She was called out of Murphy’s office to do a press interview and went outside. It had been a bitterly cold night but the morning was beautiful -the snow was melting, and the sun had just risen. She had thought the sky was still pitch black outside, and couldn’t believe the blinding sunlight. She knew that the agreement was finalised, and that the journalists didn’t know that. The first question put to her was ‘How do you feel?’ She replied that she had come out of a building thinking she was walking into darkness, but that she had walked into a bright dawn. She knew it sounded over the top. But it summed up exactly what had been done in the building the night before.
Like many other elements of the process, the confused weather – sun, rain, hail and wind in quick succession – added to the surrealism of it all. The final draft was delivered to the anxious NIWC office at around 11 a.m. In typical deadpan fashion, the cover note stated that a plenary session would be convened later in the morning to consider the agreement. It added, ‘This is, in all likelihood, our last Memorandum to you. We take this occasion to thank each of you for your courtesy. It has been a pleasure to work with you.’ Each party had received a coded copy of the final draft so that if there were any leaks, the other participants would know who was responsible.
Like the NIWC’s opening statement of some two years previous, its closing statement to the plenary session had been drafted at 3a.m. – in between lobbying and negotiating. So the NIWC delegates were well prepared to go into the closing plenary around lunchtime. Milling around outside they bade farewell to the journalists, many of whom they had done battle with in the previous two years, but most of whom they respected and had earned respect from.
Mo Mowlam came into the main NIWC offices to say thanks. Around ten shattered people were sitting there, too emotional to say a word. There was a collective sigh of mutual appreciation as the women acknowledged their respective contributions. In the other office the phone didn’t stop ringing all day. Often the caller was at the building’s talks reception desk – ‘I’ve got another bunch of flowers for you here, can you come and pick them up.’ The NIWC was getting telegrams, e-mails, phone calls from family and friends, bouquets, sandwiches – all to urge us to keep going.
But Mitchell’s schedule began, worryingly, to slip. The UUP executive committee had begun what became known as the ‘meeting from hell’. At least one of its delegates reportedly fainted in the course of the proceedings, heightening the drama of an already dramatic and divisive meeting. The hours rolled by – one o’clock, two, three, four. Agreement couldn’t be slipping away now, after all this?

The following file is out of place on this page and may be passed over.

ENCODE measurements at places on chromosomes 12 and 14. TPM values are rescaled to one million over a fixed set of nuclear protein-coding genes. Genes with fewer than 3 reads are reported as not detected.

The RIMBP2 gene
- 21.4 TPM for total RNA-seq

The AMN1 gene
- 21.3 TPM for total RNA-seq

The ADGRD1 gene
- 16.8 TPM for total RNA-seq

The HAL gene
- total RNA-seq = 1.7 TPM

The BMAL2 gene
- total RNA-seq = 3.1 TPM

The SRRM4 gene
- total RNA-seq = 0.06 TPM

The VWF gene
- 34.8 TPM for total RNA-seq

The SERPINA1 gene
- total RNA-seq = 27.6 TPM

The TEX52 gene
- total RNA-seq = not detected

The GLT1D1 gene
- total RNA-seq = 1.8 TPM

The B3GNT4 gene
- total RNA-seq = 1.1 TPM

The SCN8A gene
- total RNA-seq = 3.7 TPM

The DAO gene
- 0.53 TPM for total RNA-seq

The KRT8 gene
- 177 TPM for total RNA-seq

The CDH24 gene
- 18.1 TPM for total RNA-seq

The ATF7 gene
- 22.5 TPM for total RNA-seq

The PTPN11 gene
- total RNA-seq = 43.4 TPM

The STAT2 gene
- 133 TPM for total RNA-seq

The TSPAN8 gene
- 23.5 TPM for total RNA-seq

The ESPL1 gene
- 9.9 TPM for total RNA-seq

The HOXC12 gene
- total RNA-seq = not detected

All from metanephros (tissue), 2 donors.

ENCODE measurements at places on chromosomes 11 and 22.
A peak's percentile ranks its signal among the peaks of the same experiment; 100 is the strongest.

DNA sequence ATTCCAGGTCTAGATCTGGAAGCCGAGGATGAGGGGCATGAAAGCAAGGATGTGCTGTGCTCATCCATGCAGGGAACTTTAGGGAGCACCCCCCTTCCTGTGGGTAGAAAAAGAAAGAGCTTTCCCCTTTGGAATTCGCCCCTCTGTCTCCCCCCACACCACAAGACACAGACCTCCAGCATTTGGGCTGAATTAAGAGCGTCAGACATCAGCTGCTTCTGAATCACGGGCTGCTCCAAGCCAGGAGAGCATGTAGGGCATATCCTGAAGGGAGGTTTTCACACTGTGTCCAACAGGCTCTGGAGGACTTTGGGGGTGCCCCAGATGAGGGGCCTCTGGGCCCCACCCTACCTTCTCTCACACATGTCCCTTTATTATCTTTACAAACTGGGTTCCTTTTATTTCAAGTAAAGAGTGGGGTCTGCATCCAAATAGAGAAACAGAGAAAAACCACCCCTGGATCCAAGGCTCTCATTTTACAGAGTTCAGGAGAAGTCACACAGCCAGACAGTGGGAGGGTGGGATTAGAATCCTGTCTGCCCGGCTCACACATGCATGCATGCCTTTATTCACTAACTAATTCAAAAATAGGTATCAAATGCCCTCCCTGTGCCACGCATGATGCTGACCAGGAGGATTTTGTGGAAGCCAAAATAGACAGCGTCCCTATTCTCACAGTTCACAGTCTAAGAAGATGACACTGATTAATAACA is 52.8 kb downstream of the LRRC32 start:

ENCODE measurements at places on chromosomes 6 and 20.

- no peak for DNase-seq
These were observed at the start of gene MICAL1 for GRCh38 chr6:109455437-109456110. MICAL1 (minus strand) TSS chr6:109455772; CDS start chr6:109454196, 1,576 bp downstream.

Barbara McCabe, for one, slipped away in the early afternoon. One thing she had wanted of the talks process was a sense that the participants were actually thinking issues through to some form of holistic vision. If the deal was going to be about horse trading, it would not work. And the fact that it was all being stuck with sticky tape in the final week would come home to roost, she was sure. She decided she didn’t want to be there when the t’s were finally crossed and the i’s were eventually dotted.
In Derry, Margaret Logue went to the pub with a few friends. A big football match was on at the time – it could have been Manchester United versus Liverpool – and it was being screened in one lounge. The other lounge was empty. Logue got the landlord to turn on ‘the politics’. She was joined by around four or five men, which made eight of them transfixed by the events unfolding. In the next lounge, most of the male population in the pub were demonstrating other priorities.
Meanwhile at a discussion at Stormont shortly before 5p.m., the MWC delegates decided that at the plenary session they wanted to enter formal reservations on the issue of the electoral system contained in the agreement. They wanted the parties who had opposed their proposal -the SDLP, the UUP and Alliance – to have to admit to it publicly. It would have been the first time a settlement agreement anywhere in the world had been held up by the issue of women’s participation. As the NIWC members made their way upstairs to the chamber, however, a breathless Alliance Party aide ran up and begged them not to enter reservations. The UUP meeting had not gone well, and it seemed David Trimble could still go either way. A Mitchell aide confirmed the situation. Everyone needed to get into the chamber, agree to the thing as a whole, and leave. There could be no debating time in which Trimble could change his mind. There could be no debating on parts. It was a final dilemma for the NIWC. To enter its reservations and publicly shame the bigger parties, including Trimble who was under intense pressure, even though this could jeopardise the agreement. Or to keep counsel and let the moment go in order to preserve the agreement. In everything else the NIWC had done in the previous two years, protection of the talks process had been paramount, even over their own aims and objectives. There was a short, rapid corridor debate amongst the delegation. They had been given too little in-formation, too late. They could not hope to make an informed decision. So the process had to be protected, and therefore Monica McWilliams tabled the NIWC’s amendment for the record and indicated this to the independent chairs at the start of the plenary.